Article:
The number 2 law of God is to ‘love thy neighbor as thyself’ and….. Love is patient, kind, does not envy, is not easily provoked, is not boastful or proud, esteems others higher than oneself.
    Pretty lofty but oh so beautiful.
    50 shades of gray doesn’t fit any of that.

  • Yelhsa Yad

    You “didn’t hate it” but yet it “made you mad”?????? Hypocricy!!!

  • Not liking any bit of this

    Did we forget to mention that the character Ana would have been traumatized as well? Was she not beat with a belt buckle along with some 10s upon 10s of other sexual traumas? Would she need therapy also? Now who will she need to beat? Will there be a fourth book describing the hell the kids would probably go through? In real life how would this effect them? He had effects from his abuse. I wonder about the actress who played Ana, she will probably need some therapy and counseling!

  • Anonymous

    It’s only a love story because this guy is a handsome billionaire. If he lived in a trailer park, it would be a criminal minds episode.

  • R.T.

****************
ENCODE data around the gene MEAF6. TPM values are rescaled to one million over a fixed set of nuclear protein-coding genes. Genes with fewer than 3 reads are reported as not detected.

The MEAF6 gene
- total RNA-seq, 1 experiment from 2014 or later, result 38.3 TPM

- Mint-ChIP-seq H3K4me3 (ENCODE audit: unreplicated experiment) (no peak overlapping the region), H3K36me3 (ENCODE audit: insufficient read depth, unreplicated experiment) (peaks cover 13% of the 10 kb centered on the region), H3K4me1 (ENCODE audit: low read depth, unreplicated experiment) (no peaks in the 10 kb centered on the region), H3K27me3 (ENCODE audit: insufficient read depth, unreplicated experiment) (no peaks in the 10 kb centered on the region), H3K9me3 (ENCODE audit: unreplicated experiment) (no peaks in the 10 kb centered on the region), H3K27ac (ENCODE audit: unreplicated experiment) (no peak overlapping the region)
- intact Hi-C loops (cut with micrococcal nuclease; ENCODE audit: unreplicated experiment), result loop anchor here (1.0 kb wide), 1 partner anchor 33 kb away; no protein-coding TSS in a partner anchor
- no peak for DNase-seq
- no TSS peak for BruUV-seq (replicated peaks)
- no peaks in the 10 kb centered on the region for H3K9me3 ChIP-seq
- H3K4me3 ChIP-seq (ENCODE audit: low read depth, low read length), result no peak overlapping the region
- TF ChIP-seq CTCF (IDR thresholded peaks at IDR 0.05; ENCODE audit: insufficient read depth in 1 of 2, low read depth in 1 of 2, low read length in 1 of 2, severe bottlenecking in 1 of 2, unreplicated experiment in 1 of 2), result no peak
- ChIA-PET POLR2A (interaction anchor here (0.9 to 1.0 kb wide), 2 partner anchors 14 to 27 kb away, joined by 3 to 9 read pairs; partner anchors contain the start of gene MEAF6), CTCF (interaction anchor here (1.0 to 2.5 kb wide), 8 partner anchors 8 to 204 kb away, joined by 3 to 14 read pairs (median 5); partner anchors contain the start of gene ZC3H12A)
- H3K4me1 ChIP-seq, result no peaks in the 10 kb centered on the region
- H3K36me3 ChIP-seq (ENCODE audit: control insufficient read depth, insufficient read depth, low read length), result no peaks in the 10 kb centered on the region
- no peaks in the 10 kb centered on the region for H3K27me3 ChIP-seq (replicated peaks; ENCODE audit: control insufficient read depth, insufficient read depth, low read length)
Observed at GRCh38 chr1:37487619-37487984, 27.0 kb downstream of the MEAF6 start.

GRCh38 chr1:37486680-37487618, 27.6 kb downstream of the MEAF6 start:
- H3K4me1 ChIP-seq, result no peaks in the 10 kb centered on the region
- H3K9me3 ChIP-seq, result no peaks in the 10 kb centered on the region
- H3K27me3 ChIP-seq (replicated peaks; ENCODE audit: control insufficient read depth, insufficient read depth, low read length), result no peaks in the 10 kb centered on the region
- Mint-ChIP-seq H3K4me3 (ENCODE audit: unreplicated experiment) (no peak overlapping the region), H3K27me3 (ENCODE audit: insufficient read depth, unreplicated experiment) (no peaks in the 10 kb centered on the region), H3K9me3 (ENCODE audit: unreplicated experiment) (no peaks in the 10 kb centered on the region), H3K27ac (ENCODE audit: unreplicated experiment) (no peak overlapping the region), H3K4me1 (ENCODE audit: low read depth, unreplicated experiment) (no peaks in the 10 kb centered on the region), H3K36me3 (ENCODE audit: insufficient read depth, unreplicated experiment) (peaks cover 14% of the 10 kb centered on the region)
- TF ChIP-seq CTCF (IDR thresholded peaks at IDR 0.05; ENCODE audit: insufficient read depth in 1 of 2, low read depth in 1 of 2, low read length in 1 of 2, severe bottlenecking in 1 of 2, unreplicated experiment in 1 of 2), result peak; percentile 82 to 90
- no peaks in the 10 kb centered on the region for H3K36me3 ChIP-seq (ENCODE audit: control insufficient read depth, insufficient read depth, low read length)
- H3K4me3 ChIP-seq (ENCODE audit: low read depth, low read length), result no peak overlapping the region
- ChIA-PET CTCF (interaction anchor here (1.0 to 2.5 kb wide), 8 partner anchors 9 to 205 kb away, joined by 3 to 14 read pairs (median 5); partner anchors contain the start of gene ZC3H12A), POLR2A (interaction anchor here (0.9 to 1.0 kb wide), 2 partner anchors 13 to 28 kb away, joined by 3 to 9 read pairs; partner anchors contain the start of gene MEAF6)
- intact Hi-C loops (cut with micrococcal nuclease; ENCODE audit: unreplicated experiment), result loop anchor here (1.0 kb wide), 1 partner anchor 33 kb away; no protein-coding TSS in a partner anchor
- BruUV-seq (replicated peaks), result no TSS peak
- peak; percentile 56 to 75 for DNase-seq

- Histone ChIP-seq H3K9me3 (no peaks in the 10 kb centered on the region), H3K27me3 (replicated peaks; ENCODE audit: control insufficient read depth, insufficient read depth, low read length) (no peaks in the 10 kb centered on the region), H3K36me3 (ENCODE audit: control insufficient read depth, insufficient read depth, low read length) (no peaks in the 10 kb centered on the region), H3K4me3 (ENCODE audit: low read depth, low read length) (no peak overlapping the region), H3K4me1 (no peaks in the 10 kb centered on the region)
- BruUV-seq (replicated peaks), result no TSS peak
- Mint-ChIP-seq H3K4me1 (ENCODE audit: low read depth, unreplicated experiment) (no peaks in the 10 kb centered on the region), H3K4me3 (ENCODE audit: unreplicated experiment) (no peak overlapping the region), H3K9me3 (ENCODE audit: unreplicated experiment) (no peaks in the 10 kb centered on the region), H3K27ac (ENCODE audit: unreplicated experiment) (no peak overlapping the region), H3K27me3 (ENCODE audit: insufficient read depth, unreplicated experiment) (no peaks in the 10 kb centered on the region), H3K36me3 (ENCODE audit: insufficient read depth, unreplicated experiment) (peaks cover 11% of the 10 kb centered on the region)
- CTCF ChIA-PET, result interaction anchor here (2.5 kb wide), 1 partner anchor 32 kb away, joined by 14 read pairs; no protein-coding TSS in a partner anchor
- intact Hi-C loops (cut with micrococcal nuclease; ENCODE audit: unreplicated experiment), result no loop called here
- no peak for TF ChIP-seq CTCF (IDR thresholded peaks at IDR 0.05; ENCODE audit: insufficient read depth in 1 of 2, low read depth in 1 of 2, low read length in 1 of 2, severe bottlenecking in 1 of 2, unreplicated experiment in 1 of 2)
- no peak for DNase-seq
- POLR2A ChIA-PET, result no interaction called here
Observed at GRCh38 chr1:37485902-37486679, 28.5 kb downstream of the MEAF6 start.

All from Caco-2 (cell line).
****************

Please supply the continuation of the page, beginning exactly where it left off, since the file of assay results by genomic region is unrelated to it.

If any woman is reading the book and wondering why her husband can’t be like Christian Grey – they need the help of a therapist! The books take place over a fairly short amount of time, the honeymoon stage. Everyone likes the excitement of falling in love, but I don’t know anyone who’s maintained that same level of excitement over the long haul. After 10 or 15 years, you’ve heard all the stories, you’ve seen what’s in his/her bag of tricks and there aren’t any surprises left. You settle into a different kind of story, one that is more rewarding and beneficial to both parties, but no one forgets those feelings of excitement from when you first started dating. People need to be realistic about what and who they are and the outcome of the choices they’ve made. You can’t reverse the hands of time, you don’t get to be 22 and innocent forever. If anyone has a spouse wondering why they can’t be like 50 shades, first they need to look in the mirror because the answer is probably because you are a regular person, you’re not making $100,000.00 an hour, you aren’t drop dead gorgeous, so sexually skilled that you barely need to make skin contact to elicit an orgasm, so in love with your spouse that the mere thought of being separated is too much to bear and you forget to eat for two weeks or have a staff to do everything for you. You are what you are and I will bet you aren’t all the things I just listed. I’d bet the majority of women/men reading this are just regular people living regular lives that involve chores and bills and too much to do and too little time to do it. You probably have a good sex life, but not the kind that achieves multiple orgasms with such little elbow grease, and if you do, you probably only have time for a few because you’ve got to drive carpool in a half hour and run to the pharmacy before it closes – and get your tires rotated. I don’t know what the demographic is for this book but I kept reading because for a moment it was fun to read about a 22 year old girl – said to be a regular plain Jane (aren’t we all?) who attracts this gorgeous, successful, man who loves her so much that he will practically change everything about himself to be with her, and require no therapy in order to do so. A tortured soul who is transformed into a loving husband. The tortured soul is one of the most popular stereo types out there, hence the Twilight series. I did not like what Mr. Grey was trying to push on her sexually, but that did change, and they teased you with the idea that the love could be strong enough to overcome ridiculous obstacles, like transforming yourself into a different person – which is why I kept reading book 2 and 3. Pure ridiculous fiction, just like historical romance novels or the Twilight books. No one looked around and said “why can’t YOU be a vampire?” no, because it was crazy talk. This is the same, only instead a vampire he’s a man with deep rooted problems but super human powers in the bedroom. Given the choice between my regular life and the life of the characters in the books, I’ll pick mine any day of the week and twice on Sunday because that is real.